Initial IQ test:

Search the Internet for IQ test and find a sample IQ test. Ask all participants to take the test. Find the range of IQ that covers about 95% of participants. Eliminate those who their IQ is below or above that range. If you can not find a better IQ test, use the following links:

Also eliminate the volunteers who have heart disease, have had head injury or have any kind of health problem.


Eliminate anyone who is currently taking medication, suffering from a disease that is related to cardiovascular irregularities, who reported that he had ever been clinically depressed or had received a head injury. From the remaining participants, select two equal size groups. One group those who regularly do physical exercise such as aerobics, swimming, play golf, walk, run, play sports such as basketball, football, soccer, volleyball. The other group those who never exercise.


Provide all participants with a memory test handouts that you prepare and related answer forms. Some tests may require your actions as well. For example you may uncover a tray with varieties of objects and let participants to look at that for 30 seconds. Then cover it again and ask them to write the name of objects that they remember from the tray contents. The tests that you choose to perform can be related to Information, Vocabulary, Comprehension. You can find more of memory tests or learning tests on the Internet or books in your local library in psychology section.

After completing these tests, present participants with a list of 12 nouns, each from five to seven letters long, which occur with similar moderate frequency in the English language and which are selected at random from a dictionary. Ask participants to study this list until they felt they could remember all the words, without using mnemonic devices. This section of the procedure is self-timed by the individual participants, much as memory tasks in everyday life may often be. When ready, participants turned the page to fill in a health and exercise questionnaire, also in their own time. The ‘health’ part of the questionnaire can be about physical or mental conditions of participant, especially a mild illness, such as high or low blood pressure and diabetes, that hold implications for cardiovascular irregularity, and with medication and subjective impressions of health and fitness. The ‘exercise’ part of the questionnaire is self-explanatory and asked about the type and frequency of exercise that each individual took. These questions serve two purposes. One is getting more information about participant that may help us in compiling the final data and drawing our conclusion. The other purpose is to let some time pass from the time that participant looked at the 12 words.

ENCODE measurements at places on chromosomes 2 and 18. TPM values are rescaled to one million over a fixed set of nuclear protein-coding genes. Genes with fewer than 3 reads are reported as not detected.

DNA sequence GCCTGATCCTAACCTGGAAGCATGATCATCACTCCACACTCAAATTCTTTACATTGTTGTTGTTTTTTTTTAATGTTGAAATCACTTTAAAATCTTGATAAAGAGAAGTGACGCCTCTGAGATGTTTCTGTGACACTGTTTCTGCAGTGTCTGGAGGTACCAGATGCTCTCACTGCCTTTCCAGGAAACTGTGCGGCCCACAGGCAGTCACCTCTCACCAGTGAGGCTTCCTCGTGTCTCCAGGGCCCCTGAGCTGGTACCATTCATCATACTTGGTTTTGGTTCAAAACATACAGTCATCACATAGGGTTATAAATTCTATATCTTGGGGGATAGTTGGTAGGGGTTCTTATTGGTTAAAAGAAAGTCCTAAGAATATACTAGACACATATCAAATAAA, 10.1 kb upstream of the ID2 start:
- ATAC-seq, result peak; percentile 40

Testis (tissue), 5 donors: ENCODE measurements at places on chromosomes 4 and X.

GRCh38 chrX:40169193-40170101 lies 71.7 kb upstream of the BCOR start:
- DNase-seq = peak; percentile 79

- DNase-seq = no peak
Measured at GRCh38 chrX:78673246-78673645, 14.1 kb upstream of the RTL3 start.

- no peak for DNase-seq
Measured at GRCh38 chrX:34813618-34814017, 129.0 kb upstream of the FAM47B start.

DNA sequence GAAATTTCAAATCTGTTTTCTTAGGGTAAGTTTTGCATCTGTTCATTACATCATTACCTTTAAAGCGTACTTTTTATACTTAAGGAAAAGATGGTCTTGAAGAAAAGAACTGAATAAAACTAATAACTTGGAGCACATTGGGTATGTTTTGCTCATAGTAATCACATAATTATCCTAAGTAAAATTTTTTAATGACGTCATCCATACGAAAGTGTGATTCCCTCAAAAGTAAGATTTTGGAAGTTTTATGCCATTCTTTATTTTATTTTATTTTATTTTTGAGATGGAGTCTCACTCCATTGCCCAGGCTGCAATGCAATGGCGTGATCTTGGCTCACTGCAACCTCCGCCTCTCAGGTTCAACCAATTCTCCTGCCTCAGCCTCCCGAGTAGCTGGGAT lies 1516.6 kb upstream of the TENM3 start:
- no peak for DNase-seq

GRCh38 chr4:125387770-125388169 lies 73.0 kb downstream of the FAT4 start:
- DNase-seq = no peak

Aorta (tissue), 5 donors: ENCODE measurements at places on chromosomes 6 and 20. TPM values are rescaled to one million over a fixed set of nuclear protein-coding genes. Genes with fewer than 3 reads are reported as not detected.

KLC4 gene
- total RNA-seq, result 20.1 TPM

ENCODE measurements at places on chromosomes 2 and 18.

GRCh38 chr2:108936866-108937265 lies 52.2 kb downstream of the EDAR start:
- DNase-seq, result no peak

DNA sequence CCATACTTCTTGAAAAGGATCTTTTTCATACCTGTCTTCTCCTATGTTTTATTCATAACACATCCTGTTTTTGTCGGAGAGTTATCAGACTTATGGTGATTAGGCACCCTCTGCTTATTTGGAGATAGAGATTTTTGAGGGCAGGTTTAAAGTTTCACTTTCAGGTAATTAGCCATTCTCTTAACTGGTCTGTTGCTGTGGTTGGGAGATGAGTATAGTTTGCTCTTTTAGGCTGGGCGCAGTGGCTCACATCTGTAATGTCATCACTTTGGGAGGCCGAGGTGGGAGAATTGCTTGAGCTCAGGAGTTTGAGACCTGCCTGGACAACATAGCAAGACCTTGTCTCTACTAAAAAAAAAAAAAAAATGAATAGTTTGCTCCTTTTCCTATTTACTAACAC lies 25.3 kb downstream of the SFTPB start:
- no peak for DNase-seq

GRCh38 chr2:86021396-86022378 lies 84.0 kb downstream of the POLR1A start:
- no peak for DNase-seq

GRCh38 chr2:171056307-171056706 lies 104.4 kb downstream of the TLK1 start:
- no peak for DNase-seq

Participants will then be asked to recall as many of the list of 12 words as they could remember, in any order.

To calculate the scores, for each word that they remember correctly, give them +1. For every word that they don’t remember give them 0. For each wrong world that they think it was included, give them -1. Add the numbers to get the score for each participant.

Record the scores of the participants of each group in a separate table and calculate the average scores for each test.

Use the final results in drawing your conclusion.

Experiment 2: Short term effects of exercise

Introduction: In this experiment you take some memory tests from a group of participants, before and after a physical exercise. Arrange this experiment for early morning and ask participants not to do any physical activity before the test.